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failsafeman
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PostPosted: Thu Jan 10, 2019 11:14 am 
 

Right, there's the scene where the main character's wife (I read the book almost 10 years ago, their actual names escape me) goes over all of his research, which he himself has started to believe by that point, and then spends a few pages breaking down exactly why the whole thing is based on nonsense and confirmation bias. It's a great scene because the reader (at least in my case) has started to actually believe the whole conspiracy theory is true, and then there's Eco basically saying "no, even within the world of this book, it's ridiculous to believe it's true."
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Oblarg
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PostPosted: Thu Jan 10, 2019 12:11 pm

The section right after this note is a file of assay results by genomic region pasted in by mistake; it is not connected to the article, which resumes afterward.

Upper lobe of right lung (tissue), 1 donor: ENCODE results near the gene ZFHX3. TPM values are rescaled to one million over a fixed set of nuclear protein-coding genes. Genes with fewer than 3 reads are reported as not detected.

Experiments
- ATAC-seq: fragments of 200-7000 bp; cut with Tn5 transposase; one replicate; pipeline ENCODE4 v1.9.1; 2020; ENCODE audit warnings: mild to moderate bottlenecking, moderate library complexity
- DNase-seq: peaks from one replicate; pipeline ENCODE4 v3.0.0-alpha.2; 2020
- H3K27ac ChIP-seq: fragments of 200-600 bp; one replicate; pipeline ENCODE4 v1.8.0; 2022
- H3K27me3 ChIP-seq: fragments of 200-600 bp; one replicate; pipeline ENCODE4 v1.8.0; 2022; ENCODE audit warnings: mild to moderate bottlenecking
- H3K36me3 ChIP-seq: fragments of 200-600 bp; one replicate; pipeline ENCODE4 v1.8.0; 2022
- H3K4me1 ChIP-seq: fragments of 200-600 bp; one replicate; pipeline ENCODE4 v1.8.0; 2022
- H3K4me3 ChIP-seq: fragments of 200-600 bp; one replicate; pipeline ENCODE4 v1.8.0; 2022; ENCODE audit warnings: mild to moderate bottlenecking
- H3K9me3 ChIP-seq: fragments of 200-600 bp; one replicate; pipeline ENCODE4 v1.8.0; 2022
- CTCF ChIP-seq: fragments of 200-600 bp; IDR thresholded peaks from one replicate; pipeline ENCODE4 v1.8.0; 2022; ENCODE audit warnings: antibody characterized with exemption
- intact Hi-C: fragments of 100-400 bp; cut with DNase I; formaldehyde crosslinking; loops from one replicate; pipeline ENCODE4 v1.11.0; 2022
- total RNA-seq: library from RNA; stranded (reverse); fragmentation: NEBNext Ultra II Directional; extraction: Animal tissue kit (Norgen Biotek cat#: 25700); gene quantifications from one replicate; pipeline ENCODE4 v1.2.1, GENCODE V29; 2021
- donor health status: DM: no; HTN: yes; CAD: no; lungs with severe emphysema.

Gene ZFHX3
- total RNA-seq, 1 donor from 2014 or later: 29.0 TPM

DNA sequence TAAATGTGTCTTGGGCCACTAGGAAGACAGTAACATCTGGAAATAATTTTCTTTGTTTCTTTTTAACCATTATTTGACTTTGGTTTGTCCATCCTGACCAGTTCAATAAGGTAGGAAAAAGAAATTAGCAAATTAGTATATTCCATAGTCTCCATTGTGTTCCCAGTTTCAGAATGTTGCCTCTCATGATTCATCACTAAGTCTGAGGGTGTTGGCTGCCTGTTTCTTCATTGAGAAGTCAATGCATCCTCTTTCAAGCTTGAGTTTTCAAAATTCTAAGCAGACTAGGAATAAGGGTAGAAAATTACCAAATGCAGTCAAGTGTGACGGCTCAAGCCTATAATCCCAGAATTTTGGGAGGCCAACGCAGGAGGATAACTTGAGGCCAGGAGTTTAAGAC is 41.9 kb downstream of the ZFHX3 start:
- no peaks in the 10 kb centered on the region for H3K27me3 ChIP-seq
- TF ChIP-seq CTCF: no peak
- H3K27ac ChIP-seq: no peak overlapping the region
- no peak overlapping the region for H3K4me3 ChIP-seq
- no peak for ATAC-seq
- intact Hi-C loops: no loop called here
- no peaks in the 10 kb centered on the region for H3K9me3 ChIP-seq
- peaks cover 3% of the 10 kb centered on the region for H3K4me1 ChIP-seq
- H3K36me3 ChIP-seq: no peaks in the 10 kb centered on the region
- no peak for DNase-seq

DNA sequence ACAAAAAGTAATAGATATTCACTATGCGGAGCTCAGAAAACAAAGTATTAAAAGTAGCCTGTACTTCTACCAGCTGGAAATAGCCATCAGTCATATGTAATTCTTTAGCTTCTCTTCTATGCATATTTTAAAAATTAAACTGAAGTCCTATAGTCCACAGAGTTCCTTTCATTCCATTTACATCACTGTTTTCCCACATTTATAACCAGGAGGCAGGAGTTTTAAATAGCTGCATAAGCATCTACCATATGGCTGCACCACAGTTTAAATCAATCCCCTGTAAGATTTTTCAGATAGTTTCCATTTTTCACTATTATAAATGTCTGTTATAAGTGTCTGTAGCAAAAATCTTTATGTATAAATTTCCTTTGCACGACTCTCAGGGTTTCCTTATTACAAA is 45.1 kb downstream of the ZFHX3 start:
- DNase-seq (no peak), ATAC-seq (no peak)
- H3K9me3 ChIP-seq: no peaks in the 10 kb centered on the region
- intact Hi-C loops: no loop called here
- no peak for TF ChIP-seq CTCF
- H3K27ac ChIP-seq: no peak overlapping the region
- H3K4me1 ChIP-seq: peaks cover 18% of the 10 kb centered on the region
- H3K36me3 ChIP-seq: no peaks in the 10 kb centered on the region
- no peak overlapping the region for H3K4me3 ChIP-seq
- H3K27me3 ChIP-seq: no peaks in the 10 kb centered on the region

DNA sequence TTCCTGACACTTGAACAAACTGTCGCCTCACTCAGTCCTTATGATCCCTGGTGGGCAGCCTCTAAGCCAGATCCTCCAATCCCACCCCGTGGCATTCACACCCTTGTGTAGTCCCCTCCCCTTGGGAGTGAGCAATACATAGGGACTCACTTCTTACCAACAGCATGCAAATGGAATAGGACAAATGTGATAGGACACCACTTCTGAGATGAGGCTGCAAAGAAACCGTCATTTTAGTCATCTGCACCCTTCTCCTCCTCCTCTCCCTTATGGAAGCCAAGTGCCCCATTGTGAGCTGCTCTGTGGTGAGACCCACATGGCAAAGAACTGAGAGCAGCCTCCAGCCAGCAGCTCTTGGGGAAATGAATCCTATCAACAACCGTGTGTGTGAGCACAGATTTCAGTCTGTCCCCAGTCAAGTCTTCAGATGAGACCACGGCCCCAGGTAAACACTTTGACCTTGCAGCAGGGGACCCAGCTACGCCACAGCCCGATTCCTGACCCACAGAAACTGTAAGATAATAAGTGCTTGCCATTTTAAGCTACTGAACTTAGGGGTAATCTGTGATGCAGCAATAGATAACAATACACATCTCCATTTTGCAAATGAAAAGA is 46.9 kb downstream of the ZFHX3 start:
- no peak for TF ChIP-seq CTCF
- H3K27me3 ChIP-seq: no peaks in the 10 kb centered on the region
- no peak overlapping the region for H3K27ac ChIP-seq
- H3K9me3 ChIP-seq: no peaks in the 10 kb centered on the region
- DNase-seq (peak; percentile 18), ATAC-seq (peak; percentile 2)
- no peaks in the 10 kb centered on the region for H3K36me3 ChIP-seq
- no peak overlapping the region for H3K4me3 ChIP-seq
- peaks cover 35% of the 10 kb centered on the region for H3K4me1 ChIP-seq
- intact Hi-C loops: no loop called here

failsafeman wrote:
Right, there's the scene where the main character's wife (I read the book almost 10 years ago, their actual names escape me) goes over all of his research, which he himself has started to believe by that point, and then spends a few pages breaking down exactly why the whole thing is based on nonsense and confirmation bias. It's a great scene because the reader (at least in my case) has started to actually believe the whole conspiracy theory is true, and then there's Eco basically saying "no, even within the world of this book, it's ridiculous to believe it's true."


I felt Eco was an absolute master of keeping the novel right on the line where things continually happen that are contrived enough to make it intensely frustrating for the reader to write them off as coincidence, yet still only rationally explicable as such. It's a lot like what he did with The Name of the Rose, except this time he's putting the reader in the situation that William was in. It's very effective. It really says something about the way our brains crave meaning, even to an extent where we see it when it's not there (the same way we see constellations in effectively-random arrangements of stars).
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Thiestru
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PostPosted: Thu Jan 10, 2019 1:58 pm